Thrill seekers jumping into polluted Ala Wai Canal waters spark major health concerns
HONOLULU (HawaiiNewsNow) - A viral video of thrill seekers swimming in the notoriously polluted Ala Wai Canal is sparking major health concerns.
Video posted from a highrise on Monday shows someone in a chair being pushed off the platform at the McCully Bridge into the brown waters of the canal. In another video, you can hear a man shocked by what he just saw: A woman swimming in the waterway.
Bert Sing, assistant coach at the Kamehameha Canoe Club, said he knows people who have gotten staph infections from coming into contact with Ala Wai waters. Paddlers like Sing and Coach Joe Giovannini, of the Waikiki Beachboy Canoe Club, take plenty of precautions.
“Before going into Ala Wai, if you have any cuts or sores, you have to put alcohol on it, clean it. Like my finger, tape it up,” Sing said. Giovannini added: “When we’re finished with practice, we rinse off the canoes, and we all rinse ourselves off and take a shower.”
Septic shock survivor Katy Grainger said she is living proof that a little infection can become life-threatening. The former Kauai woman lost both of her legs after wading in floodwaters in Hanalei.
“Most people don’t understand that if they get an infection, they could literally become an amputee like I did,” said Grainger. “I had no idea that something so small could become so serious.”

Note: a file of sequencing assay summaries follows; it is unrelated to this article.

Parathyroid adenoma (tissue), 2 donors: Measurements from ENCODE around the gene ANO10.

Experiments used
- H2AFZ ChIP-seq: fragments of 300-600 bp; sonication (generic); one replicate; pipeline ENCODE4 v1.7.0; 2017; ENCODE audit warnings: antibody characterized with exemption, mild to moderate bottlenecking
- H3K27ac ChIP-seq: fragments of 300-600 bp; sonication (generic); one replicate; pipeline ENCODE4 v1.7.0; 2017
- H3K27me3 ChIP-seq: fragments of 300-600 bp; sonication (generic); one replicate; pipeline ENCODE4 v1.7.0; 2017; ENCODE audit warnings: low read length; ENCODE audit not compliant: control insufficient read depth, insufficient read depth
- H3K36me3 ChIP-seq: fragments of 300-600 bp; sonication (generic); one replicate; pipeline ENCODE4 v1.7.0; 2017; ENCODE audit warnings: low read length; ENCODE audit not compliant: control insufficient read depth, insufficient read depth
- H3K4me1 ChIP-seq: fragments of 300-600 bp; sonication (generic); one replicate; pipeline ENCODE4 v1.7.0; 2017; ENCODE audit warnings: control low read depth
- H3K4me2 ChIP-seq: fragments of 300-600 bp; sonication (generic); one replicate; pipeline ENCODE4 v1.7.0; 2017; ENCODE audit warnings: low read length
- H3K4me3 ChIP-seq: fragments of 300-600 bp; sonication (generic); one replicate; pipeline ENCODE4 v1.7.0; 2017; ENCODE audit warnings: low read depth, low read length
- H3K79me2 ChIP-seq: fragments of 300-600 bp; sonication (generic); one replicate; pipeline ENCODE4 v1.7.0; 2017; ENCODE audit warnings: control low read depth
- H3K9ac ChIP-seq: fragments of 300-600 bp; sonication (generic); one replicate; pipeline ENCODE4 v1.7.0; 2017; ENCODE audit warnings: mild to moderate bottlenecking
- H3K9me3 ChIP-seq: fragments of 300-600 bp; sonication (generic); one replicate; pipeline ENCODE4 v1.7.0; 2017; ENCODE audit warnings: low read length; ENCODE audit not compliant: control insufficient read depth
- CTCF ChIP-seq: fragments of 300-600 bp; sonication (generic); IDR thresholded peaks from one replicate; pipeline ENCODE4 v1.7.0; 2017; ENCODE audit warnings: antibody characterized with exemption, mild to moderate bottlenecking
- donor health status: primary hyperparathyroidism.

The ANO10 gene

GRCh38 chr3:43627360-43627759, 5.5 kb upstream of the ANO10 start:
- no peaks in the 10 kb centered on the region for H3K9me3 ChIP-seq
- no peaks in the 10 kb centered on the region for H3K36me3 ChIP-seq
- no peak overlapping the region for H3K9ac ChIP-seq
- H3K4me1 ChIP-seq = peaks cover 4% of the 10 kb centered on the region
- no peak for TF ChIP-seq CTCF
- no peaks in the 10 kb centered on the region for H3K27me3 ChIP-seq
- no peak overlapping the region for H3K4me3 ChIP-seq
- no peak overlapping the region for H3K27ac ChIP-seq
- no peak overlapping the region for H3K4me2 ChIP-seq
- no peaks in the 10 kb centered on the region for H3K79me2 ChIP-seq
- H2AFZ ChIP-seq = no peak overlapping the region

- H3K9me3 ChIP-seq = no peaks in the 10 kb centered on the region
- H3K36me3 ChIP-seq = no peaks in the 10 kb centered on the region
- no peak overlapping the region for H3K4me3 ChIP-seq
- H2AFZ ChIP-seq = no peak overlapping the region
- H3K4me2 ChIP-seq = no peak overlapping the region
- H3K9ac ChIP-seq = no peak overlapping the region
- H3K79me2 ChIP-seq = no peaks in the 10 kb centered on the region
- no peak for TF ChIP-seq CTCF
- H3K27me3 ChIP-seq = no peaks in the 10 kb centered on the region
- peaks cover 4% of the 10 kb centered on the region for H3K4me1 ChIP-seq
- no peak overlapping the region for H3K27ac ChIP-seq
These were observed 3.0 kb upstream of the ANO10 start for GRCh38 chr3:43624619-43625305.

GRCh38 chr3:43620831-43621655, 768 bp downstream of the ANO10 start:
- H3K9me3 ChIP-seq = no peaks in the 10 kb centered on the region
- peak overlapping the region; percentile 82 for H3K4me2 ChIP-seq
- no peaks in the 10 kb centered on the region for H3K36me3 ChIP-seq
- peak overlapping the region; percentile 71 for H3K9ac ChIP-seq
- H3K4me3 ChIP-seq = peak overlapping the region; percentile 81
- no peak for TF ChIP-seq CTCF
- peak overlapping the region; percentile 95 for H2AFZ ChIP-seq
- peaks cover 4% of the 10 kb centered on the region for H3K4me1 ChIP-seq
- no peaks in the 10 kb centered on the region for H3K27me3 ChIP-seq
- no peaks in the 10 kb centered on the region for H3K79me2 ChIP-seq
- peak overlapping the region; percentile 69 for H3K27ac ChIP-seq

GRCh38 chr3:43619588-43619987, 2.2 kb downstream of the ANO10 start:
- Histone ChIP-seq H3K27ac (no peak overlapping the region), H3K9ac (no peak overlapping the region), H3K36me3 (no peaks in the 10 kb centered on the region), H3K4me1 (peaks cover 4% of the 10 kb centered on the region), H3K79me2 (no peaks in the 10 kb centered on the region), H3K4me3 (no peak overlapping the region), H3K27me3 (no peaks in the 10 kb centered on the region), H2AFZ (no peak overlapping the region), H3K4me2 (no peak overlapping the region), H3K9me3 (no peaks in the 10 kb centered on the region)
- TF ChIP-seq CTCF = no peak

Researchers say the Ala Wai is home to a rare flesh-eating bacteria known as vibrio vulnificus, which thrives in warmer temperatures.
“People can get really sick from this particular bacteria and super sick, hospitalized, and even die,” said Dr. Cindy Hou, an infectious disease specialist.
The Genki Ala Wai Project has been using mud balls packed with microorganisms to clean the canal. The group said there has been a recorded drop in bacteria levels since 2019, but the water is still risky.
“We don’t think it’s safe to swim just yet, but with everybody’s assistance, with the help of the community, we can come together, and one day make that place somewhere where you know, we can enjoy recreationally,” said Kouri Nago, of the Genki Ala Wai Project.
The nonprofit hopes to have the waterway swimmable and fishable by 2026.
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